ABSTRACT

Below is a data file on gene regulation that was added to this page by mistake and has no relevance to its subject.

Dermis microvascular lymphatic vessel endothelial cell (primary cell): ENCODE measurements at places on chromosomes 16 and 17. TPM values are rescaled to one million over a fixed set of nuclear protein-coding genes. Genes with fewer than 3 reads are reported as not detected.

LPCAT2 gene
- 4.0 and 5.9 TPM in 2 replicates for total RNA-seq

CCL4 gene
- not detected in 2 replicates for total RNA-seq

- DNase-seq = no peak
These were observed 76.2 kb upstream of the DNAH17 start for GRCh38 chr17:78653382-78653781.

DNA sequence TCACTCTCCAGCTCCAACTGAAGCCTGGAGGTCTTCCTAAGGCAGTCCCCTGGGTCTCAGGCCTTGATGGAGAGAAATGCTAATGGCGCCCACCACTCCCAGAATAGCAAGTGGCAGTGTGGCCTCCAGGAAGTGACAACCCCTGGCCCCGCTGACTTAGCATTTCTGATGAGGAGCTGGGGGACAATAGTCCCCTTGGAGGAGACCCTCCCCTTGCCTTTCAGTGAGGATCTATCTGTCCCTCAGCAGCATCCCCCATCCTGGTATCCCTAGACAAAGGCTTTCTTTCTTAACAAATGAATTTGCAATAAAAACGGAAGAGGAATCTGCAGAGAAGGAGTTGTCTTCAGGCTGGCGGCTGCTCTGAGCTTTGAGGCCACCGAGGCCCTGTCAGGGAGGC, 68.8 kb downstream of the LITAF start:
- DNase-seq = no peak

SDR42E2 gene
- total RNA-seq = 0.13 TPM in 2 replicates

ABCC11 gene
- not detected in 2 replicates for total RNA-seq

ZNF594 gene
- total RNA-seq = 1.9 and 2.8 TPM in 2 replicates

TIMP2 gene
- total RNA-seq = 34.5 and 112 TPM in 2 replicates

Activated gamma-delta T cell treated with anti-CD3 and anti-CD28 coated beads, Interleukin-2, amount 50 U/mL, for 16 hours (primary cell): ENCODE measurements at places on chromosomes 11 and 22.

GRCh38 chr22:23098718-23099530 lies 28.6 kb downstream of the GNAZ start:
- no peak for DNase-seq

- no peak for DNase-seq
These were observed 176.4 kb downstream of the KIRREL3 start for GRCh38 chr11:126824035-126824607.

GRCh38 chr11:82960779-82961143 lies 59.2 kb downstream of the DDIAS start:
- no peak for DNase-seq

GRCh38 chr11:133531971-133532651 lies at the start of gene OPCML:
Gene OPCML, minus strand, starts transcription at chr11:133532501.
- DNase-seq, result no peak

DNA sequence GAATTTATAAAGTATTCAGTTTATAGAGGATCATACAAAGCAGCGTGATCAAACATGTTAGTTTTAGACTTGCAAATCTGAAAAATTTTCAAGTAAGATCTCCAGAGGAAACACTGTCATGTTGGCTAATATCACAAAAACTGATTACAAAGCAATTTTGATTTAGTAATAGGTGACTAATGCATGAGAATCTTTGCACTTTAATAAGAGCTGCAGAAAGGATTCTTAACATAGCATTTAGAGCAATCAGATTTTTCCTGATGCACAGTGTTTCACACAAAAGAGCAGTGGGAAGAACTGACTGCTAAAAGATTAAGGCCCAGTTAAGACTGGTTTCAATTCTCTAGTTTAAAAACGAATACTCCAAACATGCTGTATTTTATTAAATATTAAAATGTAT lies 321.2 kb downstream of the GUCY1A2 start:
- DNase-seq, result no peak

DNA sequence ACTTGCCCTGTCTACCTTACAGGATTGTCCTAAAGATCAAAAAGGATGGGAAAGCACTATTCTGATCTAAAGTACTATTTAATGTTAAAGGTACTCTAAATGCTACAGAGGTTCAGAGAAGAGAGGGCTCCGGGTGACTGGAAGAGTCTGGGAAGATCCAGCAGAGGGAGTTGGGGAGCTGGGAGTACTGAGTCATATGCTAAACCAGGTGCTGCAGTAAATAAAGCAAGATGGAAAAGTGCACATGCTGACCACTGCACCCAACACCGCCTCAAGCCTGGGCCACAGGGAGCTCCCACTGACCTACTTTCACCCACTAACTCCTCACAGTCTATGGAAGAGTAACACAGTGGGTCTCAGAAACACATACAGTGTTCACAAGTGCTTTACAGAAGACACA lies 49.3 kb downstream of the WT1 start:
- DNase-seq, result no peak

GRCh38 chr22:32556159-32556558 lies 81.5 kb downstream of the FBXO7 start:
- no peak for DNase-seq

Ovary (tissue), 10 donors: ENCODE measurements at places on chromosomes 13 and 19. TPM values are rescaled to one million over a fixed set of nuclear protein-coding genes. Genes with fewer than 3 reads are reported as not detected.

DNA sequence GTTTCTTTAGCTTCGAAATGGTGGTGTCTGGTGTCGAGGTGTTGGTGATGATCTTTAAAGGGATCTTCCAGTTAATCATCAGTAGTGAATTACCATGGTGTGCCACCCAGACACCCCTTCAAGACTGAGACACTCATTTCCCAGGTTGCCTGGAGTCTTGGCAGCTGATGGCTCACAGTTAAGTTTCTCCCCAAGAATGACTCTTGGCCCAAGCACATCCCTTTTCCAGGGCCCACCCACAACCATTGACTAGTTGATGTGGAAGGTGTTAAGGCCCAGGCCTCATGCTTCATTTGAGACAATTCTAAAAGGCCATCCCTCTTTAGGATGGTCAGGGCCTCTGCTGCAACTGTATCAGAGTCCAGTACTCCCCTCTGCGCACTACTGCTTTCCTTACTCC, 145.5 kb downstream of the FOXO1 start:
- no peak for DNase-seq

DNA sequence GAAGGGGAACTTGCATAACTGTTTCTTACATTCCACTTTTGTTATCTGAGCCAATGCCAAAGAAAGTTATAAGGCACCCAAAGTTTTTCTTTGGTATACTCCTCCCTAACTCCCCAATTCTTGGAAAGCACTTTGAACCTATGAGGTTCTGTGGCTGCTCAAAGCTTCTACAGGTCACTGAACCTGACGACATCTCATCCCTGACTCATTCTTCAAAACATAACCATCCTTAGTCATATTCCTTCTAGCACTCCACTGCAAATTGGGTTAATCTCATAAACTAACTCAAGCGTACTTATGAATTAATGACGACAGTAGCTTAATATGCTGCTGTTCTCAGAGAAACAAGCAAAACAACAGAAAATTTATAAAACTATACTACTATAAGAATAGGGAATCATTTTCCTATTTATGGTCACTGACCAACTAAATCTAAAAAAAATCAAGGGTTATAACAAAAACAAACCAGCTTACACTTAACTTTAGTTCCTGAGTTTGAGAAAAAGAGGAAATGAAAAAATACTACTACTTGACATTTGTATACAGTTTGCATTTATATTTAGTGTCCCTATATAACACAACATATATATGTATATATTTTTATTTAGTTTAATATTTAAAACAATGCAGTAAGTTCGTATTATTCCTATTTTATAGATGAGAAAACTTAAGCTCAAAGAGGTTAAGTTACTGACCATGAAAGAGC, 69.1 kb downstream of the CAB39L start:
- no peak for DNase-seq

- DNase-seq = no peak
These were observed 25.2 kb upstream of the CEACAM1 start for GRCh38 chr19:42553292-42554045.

Although Islamic fundamentalism has received increasing attention following the September 11 attacks, it had been in the making for well over half a century, especially in Egypt. The Islamist movement began in Egypt in the early part of the twentieth century, during the British occupation. But no sooner had the movement found its footing under the leadership of the Muslim Brotherhood than it was suppressed by Nasser's despotic regime and his nationalist ideology. The Islamists made a comeback under Sadat's permissive policies and continued to make gains under Mubarak, whose recent ouster left a power vacuum that the Islamists eagerly filled.

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